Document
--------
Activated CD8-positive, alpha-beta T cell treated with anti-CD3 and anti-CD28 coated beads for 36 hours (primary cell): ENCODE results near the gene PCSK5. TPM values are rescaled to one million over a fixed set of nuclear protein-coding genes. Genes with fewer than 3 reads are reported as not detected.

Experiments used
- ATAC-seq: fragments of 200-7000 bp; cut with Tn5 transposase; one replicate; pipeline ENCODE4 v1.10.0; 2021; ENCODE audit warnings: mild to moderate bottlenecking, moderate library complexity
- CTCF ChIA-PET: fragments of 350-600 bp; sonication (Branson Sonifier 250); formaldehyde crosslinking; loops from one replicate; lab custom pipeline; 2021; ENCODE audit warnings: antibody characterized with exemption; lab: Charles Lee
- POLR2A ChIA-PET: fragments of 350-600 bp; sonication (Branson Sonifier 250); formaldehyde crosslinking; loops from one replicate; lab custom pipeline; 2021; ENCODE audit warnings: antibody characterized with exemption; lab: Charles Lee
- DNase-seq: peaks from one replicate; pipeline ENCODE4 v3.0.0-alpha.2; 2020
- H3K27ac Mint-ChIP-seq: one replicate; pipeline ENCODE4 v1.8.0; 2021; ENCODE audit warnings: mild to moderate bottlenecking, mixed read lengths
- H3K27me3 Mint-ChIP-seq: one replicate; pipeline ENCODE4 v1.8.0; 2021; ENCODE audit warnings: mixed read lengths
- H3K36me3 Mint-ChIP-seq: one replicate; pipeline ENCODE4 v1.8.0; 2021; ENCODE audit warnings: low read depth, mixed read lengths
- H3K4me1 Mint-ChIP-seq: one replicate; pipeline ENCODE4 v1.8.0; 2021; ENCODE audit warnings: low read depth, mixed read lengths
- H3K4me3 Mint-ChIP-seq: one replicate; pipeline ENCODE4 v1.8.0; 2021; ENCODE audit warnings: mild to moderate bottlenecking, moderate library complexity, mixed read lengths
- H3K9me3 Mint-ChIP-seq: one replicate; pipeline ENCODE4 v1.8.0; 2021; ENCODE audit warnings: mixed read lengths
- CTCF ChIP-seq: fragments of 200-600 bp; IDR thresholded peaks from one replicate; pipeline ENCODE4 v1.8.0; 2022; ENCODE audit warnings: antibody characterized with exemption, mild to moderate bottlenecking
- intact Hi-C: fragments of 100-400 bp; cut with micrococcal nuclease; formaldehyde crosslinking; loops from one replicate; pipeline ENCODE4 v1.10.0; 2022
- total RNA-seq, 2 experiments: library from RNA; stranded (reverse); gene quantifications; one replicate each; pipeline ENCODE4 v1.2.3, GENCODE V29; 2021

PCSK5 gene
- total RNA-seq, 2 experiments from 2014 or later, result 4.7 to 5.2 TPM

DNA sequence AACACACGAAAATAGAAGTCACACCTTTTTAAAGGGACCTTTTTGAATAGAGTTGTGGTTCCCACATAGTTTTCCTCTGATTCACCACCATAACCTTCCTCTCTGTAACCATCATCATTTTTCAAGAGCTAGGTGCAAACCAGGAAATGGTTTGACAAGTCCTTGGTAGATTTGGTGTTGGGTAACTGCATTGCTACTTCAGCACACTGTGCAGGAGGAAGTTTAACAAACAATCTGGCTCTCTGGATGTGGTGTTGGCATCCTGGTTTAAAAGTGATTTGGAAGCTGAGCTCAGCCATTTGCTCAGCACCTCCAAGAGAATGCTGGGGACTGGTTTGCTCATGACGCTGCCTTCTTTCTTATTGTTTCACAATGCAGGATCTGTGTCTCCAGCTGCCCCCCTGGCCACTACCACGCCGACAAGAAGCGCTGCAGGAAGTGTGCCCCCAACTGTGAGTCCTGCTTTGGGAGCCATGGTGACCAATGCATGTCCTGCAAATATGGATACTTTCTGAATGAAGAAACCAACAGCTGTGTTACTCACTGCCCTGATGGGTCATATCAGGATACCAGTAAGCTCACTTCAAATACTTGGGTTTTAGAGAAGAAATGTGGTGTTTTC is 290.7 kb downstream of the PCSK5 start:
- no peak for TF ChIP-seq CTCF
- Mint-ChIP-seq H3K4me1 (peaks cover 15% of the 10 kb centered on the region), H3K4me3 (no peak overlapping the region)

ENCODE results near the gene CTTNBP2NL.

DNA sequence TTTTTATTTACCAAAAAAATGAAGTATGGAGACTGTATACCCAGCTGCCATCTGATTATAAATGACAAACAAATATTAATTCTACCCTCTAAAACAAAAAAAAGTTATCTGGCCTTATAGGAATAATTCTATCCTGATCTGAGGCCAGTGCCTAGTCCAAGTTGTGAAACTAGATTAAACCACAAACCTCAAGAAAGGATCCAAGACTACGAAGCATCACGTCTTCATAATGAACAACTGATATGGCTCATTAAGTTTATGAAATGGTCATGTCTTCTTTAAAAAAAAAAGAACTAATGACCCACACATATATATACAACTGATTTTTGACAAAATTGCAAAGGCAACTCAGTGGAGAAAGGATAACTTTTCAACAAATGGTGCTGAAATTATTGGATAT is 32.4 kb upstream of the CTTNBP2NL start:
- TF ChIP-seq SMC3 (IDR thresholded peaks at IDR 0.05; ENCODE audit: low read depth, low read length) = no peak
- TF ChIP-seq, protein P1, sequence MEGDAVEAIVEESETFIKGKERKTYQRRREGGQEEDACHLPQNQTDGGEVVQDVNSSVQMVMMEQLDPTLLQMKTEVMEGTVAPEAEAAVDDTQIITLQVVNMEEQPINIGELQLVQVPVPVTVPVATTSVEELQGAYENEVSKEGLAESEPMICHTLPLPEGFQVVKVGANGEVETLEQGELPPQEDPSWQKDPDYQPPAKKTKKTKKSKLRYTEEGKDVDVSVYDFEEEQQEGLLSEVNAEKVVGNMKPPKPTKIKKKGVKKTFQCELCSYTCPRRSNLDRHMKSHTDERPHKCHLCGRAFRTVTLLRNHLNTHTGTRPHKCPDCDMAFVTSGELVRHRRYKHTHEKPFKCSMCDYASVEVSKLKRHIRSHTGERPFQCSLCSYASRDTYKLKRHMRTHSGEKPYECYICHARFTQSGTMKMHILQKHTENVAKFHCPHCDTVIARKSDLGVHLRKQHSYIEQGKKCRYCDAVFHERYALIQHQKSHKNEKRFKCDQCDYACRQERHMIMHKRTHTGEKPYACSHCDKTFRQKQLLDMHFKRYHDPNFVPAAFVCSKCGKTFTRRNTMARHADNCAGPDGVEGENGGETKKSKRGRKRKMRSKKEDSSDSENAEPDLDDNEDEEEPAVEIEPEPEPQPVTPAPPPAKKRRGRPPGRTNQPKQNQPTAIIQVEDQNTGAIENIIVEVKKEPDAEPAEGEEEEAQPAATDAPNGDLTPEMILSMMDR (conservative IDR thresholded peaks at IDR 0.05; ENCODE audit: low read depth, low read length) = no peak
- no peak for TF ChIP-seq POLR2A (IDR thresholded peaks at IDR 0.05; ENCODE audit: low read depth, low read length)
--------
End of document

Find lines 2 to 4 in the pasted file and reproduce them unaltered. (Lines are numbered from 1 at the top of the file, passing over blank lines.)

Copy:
Experiments used
- ATAC-seq: fragments of 200-7000 bp; cut with Tn5 transposase; one replicate; pipeline ENCODE4 v1.10.0; 2021; ENCODE audit warnings: mild to moderate bottlenecking, moderate library complexity
- CTCF ChIA-PET: fragments of 350-600 bp; sonication (Branson Sonifier 250); formaldehyde crosslinking; loops from one replicate; lab custom pipeline; 2021; ENCODE audit warnings: antibody characterized with exemption; lab: Charles Lee